The human body's immune system is similar to having millions, if not billions, of snipers at the ready aiming and poised to shoot any foreign invader which is why transplanted tissues and organs are so vulnerable to rejection.
The technology for growing insulin-producing beta cells from human embryonic stem cells was successfully accomplished by Harvard researchers in 2014. However, the immune system, unable to distinguish between the good guys and the bad, quickly destroyed those cells that were cultivated and transplanted in mouse models.
Foreign body reactions, or FBRs, occur as a result of strong responses from the immune system that elicit an inflammatory response that can lead to scarring and necrosis of donor tissue.
The tactic to overcoming such responses, scientists realized, was using escape and evasion techniques to allow the transplanted cells to go undetected by the immune system. Researchers at the Massachusetts Institute of Technology were able to complete this mission successfully without triggering an immune response by encapsulating the insulin-producing cells with a protective armor of alginate derivatives. Alginates are naturally occurring compounds from marine brown seaweed that aid in the prevention and treatment of immune- and inflammatory-related diseases (function as an immune barrier).
According to a study published in the journal Nature Medicine, scientists implanted stem cell-derived encapsulated pancreatic beta cells into mice with chemically induced Type 1 diabetes mellitus (T1DM) without any immunosuppression. They observed correction of blood glucose levels in hyperglycemic mice, up until the removal of the beta cells 174 days later. Once removed, the implants still contained viable insulin-producing cells.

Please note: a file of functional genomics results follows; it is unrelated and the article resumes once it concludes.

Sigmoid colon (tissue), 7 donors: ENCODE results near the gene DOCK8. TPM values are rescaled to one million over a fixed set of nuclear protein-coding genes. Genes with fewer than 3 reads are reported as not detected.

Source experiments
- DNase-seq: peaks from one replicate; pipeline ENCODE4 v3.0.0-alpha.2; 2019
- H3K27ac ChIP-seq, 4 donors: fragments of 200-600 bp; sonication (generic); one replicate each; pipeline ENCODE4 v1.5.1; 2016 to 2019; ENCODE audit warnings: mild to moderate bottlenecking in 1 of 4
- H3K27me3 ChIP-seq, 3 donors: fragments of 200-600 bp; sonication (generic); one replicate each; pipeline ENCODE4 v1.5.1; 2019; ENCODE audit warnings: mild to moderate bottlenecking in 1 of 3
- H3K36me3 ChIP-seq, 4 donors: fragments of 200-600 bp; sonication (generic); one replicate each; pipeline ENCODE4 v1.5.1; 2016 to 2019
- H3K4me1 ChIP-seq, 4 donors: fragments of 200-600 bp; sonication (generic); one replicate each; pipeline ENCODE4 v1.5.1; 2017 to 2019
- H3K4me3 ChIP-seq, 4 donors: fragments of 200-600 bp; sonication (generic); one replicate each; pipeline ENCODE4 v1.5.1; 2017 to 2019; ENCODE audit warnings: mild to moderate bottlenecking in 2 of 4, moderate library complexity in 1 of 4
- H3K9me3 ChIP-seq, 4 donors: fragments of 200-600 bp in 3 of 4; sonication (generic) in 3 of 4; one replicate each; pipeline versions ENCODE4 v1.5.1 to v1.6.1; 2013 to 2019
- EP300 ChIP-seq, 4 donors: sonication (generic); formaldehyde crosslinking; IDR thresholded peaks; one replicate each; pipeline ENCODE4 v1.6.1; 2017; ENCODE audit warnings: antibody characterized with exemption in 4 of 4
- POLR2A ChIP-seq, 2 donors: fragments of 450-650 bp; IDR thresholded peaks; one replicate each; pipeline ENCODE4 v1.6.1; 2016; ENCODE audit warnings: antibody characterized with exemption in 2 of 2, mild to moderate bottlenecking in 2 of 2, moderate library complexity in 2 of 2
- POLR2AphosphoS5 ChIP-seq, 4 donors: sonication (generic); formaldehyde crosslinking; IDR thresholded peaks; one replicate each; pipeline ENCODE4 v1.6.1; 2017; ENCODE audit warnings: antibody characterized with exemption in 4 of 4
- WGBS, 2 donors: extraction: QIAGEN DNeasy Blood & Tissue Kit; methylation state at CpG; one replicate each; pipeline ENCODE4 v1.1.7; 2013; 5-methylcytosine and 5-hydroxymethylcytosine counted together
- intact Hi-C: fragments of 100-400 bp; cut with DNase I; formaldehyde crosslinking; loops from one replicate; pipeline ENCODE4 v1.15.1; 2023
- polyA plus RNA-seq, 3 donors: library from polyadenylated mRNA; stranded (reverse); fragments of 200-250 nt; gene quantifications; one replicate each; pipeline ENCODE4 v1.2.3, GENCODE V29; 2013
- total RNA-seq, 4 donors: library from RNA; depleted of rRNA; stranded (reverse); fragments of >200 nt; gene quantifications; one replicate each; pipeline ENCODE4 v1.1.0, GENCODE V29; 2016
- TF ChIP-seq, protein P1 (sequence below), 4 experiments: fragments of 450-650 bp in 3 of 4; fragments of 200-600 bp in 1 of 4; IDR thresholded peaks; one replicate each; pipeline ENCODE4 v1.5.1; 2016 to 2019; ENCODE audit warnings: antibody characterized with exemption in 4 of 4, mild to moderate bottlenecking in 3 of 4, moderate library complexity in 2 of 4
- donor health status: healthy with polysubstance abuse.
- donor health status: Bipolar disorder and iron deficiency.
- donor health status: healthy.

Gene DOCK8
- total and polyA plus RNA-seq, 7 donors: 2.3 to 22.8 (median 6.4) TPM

There are approximately 300 million cases of diabetes globally costing the global economy roughly $376 billion in 2010, about 11.6 percent of the total world healthcare expenditure. Economics aside, diabetes takes a tremendous toll on quality of life compounding the importance of finding a cure.
T1DM is the most common chronic disease of childhood, although one fourth of cases can occur in adulthood. The disease is characterized by the deficiency of insulin caused by the autoimmune destruction of insulin-producing pancreatic beta cells. Insulin is a hormone that helps the body to absorb and use glucose and other nutrients from food, store fat, and build up protein. Without insulin, blood glucose (sugar) levels become higher than normal.
Currently, the main form of treatment includes lifestyle adjustments, and self-care can control blood sugar levels and minimize the risk of disease-related complications, and as the authors note, much of the ill effects of the disease are due to issues of daily compliance. The process by which the beta cells of the pancreas release insulin in response to blood sugar is highly dynamic and cannot be accurately mimicked by exogenous insulin injections.
This study is the first to demonstrate the ability of transplanted, stem cell-derived, pancreatic beta cells to achieve blood glucose control long-term without inciting all-out war by the immune system. This lays the groundwork for future studies in humans using similar techniques.
The implications of the success of this trial are significant. The benefits of such a therapy for individuals suffering from T1DM with regard to quality of life and economic burden of this disease are almost priceless.